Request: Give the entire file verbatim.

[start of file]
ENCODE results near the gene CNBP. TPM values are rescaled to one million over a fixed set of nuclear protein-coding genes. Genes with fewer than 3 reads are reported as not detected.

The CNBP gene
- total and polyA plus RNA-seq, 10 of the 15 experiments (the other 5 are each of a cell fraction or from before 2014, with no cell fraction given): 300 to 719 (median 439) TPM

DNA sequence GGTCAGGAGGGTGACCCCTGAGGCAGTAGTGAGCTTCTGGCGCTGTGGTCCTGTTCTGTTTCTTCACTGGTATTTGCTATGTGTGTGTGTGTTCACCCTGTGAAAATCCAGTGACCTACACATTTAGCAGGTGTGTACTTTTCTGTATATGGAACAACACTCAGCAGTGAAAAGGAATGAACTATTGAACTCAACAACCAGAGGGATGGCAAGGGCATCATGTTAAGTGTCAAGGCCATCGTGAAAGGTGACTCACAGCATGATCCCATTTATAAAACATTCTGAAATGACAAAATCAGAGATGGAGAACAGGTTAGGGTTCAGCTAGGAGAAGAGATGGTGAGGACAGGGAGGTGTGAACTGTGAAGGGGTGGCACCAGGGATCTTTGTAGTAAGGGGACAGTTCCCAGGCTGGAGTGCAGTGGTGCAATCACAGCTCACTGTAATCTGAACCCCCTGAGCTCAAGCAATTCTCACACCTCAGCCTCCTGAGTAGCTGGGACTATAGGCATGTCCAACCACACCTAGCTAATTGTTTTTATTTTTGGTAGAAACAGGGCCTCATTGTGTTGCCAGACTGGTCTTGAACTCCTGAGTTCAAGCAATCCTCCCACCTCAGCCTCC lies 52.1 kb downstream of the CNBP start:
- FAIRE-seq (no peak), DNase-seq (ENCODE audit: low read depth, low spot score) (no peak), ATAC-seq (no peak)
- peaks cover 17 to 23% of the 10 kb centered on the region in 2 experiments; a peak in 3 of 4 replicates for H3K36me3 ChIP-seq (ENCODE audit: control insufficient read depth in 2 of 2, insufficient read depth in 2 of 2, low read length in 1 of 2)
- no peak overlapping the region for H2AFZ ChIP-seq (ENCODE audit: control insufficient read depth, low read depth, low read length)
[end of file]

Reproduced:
ENCODE results near the gene CNBP. TPM values are rescaled to one million over a fixed set of nuclear protein-coding genes. Genes with fewer than 3 reads are reported as not detected.

The CNBP gene
- total and polyA plus RNA-seq, 10 of the 15 experiments (the other 5 are each of a cell fraction or from before 2014, with no cell fraction given): 300 to 719 (median 439) TPM

DNA sequence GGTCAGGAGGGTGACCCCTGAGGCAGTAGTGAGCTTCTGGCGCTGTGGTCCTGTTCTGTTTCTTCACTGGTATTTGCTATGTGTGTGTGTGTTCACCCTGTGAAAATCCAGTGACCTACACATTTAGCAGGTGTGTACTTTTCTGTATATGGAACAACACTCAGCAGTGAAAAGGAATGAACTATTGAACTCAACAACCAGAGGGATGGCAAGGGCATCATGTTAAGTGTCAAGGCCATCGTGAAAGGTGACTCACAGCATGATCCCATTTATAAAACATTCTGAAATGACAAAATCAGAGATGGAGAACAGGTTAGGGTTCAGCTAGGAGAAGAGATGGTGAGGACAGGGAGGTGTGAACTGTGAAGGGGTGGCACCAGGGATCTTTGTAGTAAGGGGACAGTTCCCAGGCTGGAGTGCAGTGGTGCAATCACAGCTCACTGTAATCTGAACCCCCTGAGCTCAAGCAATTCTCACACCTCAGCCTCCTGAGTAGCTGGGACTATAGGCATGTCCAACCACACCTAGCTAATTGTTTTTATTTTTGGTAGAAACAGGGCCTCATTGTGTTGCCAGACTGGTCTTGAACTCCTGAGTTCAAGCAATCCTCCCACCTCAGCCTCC lies 52.1 kb downstream of the CNBP start:
- FAIRE-seq (no peak), DNase-seq (ENCODE audit: low read depth, low spot score) (no peak), ATAC-seq (no peak)
- peaks cover 17 to 23% of the 10 kb centered on the region in 2 experiments; a peak in 3 of 4 replicates for H3K36me3 ChIP-seq (ENCODE audit: control insufficient read depth in 2 of 2, insufficient read depth in 2 of 2, low read length in 1 of 2)
- no peak overlapping the region for H2AFZ ChIP-seq (ENCODE audit: control insufficient read depth, low read depth, low read length)